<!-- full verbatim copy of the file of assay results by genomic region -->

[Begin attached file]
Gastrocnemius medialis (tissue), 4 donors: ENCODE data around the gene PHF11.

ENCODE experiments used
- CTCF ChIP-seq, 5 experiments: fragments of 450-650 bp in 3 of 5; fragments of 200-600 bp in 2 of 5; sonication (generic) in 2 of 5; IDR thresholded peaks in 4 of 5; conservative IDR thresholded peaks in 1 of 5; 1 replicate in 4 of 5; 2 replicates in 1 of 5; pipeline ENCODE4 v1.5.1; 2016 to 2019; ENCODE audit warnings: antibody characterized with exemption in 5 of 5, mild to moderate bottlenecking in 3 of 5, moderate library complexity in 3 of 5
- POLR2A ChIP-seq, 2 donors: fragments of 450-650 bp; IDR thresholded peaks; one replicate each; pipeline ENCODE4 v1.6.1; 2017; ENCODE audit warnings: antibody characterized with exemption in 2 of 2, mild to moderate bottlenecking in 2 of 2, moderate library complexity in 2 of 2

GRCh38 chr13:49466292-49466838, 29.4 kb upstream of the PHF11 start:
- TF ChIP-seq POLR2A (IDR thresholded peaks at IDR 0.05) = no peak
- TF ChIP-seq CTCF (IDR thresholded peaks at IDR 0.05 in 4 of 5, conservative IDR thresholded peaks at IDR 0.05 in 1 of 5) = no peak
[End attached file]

Gastrocnemius medialis (tissue), 4 donors: ENCODE data around the gene PHF11.

ENCODE experiments used
- CTCF ChIP-seq, 5 experiments: fragments of 450-650 bp in 3 of 5; fragments of 200-600 bp in 2 of 5; sonication (generic) in 2 of 5; IDR thresholded peaks in 4 of 5; conservative IDR thresholded peaks in 1 of 5; 1 replicate in 4 of 5; 2 replicates in 1 of 5; pipeline ENCODE4 v1.5.1; 2016 to 2019; ENCODE audit warnings: antibody characterized with exemption in 5 of 5, mild to moderate bottlenecking in 3 of 5, moderate library complexity in 3 of 5
- POLR2A ChIP-seq, 2 donors: fragments of 450-650 bp; IDR thresholded peaks; one replicate each; pipeline ENCODE4 v1.6.1; 2017; ENCODE audit warnings: antibody characterized with exemption in 2 of 2, mild to moderate bottlenecking in 2 of 2, moderate library complexity in 2 of 2

GRCh38 chr13:49466292-49466838, 29.4 kb upstream of the PHF11 start:
- TF ChIP-seq POLR2A (IDR thresholded peaks at IDR 0.05) = no peak
- TF ChIP-seq CTCF (IDR thresholded peaks at IDR 0.05 in 4 of 5, conservative IDR thresholded peaks at IDR 0.05 in 1 of 5) = no peak